In a 2022 Coffee and Pest Management webinar, Dr. Laura Ingwell, an Assistant Professor in Horticulture Entomology at Purdue University, described Integrated Pest Management for three different pests. Dr. Ingwell takes a look at cabbage worms, aphids, and cucumber beetles.
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Integrate Pest Management (IPM) is an “ecosystem-based strategy that focuses on long-term prevention of pests and their damage through a combination of techniques.” IPM uses variety/cultivar selection, timing, location, habitat manipulation, biological controls, and as a last result, pesticides to manage the pests in your farm and garden.
Cabbage worms go through complete metamorphoses. Larvae are the dangerous form of this insect to our plants. The bigger the larvae get, the more they eat the plant. Once they complete their larval stage, they go through a pupal phase where they make the transition to adulthood. After the adults mate, they lay eggs. The best way to manage cabbage worms is preventing the adults from laying eggs on your plants. If you’re too late, you can address them as small caterpillars.
Crop selection can be used to prevent cabbage worms. Take notes and see which crops are chewed most in your garden, avoid planting those the following year. Another tool is exclusion. Use low tunnels to add a physical barrier keeping the moths from making contact with your plants. Biological controls such as tachinid flies, parasitic wasps, and predatory stinkbugs are natural enemies to cabbage worms. Chemical controls are a last resort, but foliar sprays of Bt are an effective organic option.
Aphids are small and sneaky. They feed on plants with a sucking mouthpart much like a straw. They can kill seedlings and young transplants and vector plant viruses. Thier direct feeding on plant sap results in excess sugar that the insect excretes in the form of honeydew. The honeydew attracts other insects, like ants, wasps and bees, and also facilitates the growth of sooty mold, a black-white powdery substance which inhibits photosynthesis. Aphids undergo incomplete metamorphosis. The juveniles look like miniature versions of the adults. They also give live births, so you won’t find any eggs. There are both winged forms, for long distance dispersal, and wingless forms. Cultural controls include monitoring your plants and the plants around them for the presence of aphids and their natural enemies. Biological controls include parasitic wasps, lacewings, ladybeetles, minute pirate bugs, and syrphid flies. If natural enemies are present, just monitor the population to see if they continue to build or remain the same/decline. If cultural and biological controls fail, chemical controls are a last resort. Horticultural soaps and oils can be effective in a home garden setting.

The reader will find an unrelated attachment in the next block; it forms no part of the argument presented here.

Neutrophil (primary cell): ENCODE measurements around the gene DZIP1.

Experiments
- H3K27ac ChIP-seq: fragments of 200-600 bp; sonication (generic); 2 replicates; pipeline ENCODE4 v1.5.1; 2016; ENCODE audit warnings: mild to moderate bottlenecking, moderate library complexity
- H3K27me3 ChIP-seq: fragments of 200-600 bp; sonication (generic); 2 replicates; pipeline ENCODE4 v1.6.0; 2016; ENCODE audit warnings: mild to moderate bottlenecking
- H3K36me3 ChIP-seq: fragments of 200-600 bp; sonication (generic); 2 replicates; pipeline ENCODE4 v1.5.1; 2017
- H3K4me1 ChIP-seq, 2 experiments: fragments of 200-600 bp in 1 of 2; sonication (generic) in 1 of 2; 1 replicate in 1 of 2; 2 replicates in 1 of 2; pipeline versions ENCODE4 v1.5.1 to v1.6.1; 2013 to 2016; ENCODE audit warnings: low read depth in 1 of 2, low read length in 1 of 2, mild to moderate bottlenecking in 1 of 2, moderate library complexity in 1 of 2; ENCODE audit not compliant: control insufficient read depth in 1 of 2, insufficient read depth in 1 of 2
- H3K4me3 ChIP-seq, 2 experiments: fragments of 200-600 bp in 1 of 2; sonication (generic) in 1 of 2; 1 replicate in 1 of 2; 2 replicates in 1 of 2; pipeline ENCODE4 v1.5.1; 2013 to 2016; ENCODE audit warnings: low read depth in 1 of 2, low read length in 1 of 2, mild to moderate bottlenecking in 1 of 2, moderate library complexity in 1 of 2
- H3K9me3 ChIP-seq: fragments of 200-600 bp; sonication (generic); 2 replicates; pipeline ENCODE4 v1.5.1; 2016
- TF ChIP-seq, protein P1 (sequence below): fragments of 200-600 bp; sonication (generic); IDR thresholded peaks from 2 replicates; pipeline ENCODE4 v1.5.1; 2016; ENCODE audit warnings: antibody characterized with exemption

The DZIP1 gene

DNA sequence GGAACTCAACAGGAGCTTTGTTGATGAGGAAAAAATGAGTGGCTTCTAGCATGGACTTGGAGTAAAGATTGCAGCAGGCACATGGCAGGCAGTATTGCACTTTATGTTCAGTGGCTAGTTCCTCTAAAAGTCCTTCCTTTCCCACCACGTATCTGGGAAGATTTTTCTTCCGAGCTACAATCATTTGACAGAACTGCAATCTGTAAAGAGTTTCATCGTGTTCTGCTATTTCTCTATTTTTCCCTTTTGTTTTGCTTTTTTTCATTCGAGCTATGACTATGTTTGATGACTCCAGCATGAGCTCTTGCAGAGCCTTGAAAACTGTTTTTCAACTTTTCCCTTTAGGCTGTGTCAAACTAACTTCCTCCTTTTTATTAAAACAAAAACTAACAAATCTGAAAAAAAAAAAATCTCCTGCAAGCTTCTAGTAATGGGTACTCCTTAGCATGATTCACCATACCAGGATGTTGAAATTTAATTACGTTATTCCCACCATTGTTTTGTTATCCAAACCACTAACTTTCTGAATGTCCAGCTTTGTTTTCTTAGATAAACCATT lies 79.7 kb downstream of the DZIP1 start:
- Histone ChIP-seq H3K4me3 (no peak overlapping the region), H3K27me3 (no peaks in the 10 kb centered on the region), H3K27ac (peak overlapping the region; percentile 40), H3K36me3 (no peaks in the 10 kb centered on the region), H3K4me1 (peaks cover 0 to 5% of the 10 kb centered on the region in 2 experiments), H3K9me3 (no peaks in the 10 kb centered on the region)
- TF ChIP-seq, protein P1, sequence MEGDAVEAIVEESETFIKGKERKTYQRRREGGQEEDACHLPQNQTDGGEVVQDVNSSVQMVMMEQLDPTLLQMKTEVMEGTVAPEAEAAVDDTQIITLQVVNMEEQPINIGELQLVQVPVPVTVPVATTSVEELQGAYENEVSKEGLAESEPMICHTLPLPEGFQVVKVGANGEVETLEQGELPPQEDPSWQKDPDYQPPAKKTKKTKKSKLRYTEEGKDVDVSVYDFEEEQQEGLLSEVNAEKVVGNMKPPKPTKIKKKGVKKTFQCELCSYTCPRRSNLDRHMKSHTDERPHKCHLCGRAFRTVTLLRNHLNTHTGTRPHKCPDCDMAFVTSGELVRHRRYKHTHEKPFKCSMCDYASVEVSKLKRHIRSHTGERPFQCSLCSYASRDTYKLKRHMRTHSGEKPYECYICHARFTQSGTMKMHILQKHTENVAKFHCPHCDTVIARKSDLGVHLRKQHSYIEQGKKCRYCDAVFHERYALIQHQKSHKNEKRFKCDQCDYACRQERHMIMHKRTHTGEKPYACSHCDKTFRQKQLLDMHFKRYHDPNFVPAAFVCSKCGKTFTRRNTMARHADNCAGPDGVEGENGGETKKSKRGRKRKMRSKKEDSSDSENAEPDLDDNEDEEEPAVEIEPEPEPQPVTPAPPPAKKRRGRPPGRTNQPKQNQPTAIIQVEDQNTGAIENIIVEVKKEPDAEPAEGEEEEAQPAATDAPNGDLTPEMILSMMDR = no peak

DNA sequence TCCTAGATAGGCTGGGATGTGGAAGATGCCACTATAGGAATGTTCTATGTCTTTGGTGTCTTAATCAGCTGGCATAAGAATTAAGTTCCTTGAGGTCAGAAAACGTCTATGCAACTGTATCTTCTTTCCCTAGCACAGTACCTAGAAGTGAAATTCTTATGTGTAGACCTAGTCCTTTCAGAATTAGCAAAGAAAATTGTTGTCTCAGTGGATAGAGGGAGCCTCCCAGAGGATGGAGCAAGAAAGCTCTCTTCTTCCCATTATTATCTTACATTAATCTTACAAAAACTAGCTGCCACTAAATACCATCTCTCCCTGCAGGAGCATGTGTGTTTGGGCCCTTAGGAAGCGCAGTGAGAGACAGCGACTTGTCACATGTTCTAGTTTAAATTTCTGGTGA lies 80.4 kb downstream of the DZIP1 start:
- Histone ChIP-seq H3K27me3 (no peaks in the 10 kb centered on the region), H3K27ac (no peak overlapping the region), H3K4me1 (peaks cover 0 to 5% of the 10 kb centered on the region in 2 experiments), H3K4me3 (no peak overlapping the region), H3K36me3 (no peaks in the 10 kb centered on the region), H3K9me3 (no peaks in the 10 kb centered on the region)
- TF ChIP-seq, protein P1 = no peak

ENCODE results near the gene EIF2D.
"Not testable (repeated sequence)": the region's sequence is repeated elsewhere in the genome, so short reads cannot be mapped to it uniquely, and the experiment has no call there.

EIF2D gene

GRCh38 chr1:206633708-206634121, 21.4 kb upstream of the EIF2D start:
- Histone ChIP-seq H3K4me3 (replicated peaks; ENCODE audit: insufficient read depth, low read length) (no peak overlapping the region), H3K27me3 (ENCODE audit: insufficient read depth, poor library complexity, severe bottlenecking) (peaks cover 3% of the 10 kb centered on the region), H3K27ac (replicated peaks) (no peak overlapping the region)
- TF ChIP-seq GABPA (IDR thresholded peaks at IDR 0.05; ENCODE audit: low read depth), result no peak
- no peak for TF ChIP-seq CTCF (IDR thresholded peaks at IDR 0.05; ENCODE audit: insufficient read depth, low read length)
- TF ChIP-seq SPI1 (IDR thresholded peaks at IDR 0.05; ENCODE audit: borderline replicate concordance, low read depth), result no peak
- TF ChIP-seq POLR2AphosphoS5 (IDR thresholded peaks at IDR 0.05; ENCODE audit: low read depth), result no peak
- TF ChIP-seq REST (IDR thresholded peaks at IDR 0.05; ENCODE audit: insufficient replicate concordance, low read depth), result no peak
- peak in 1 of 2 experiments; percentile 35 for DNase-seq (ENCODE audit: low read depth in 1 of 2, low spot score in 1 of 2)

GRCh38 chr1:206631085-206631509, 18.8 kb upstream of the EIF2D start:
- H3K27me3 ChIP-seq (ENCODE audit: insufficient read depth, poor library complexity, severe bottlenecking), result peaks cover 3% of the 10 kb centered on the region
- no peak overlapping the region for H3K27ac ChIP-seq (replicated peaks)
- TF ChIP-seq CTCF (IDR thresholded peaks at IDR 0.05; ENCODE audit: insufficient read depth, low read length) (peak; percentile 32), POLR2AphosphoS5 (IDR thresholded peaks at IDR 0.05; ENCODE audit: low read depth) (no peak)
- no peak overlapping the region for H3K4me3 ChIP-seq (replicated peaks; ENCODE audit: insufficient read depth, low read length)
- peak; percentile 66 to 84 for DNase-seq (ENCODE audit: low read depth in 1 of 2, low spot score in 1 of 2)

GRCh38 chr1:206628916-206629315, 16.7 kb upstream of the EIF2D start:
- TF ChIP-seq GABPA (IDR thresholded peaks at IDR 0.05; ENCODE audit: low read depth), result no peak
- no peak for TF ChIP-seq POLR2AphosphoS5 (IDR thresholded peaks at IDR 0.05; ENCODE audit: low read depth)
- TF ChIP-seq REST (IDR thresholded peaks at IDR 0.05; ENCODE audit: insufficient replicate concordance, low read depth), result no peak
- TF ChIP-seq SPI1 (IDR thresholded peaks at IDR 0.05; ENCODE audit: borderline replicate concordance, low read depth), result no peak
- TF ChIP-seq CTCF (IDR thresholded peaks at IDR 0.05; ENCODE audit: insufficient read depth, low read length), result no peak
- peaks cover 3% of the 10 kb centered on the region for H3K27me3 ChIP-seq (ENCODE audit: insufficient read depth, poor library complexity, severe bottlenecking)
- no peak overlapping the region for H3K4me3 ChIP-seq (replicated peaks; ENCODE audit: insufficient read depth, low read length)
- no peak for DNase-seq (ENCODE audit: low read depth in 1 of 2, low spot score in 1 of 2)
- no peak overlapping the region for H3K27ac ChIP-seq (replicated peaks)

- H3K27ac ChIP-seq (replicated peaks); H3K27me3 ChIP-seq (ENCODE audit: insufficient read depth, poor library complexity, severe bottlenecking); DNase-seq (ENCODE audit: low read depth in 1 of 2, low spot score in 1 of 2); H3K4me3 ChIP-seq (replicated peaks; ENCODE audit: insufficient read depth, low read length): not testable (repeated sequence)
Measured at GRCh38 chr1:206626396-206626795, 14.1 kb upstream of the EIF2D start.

There are two different species of cucumber beetles: striped and spotted. Striped cucumber beetles only feed on cucurbits, whereas spotted cucumber beetles are not as picky. All of them can transmit a bacterium that leads to bacterial wilt. There are two peak times during the growing season when adults are present and transmitting the disease – early spring when they are looking to feed and lay eggs and, in the late summer, when the second generation is preparing to overwinter in the soil. A major portion of their lifecycle takes place in the soil. Cultural controls include delayed planting. Waiting to plant any cucurbits in the spring prevents the adults that overwintered from finding food when they emerge from weedy habitat where they have overwintered. Mechanical controls include exclusion with a screen that will allow small beneficial insects in but not cucumber beetles. Spiders are a great biological control. Chemical controls such as foliar sprays and powders can be used but only as a last resort.
If you want to learn more about IPM other resources include the Purdue Consumer Horticulture website, the Purdue Entomology Extension Vegetable Website, the Purdue Entomology Extension Fruit Website, and the Purdue Plant and Pest Diagnostic Laboratory.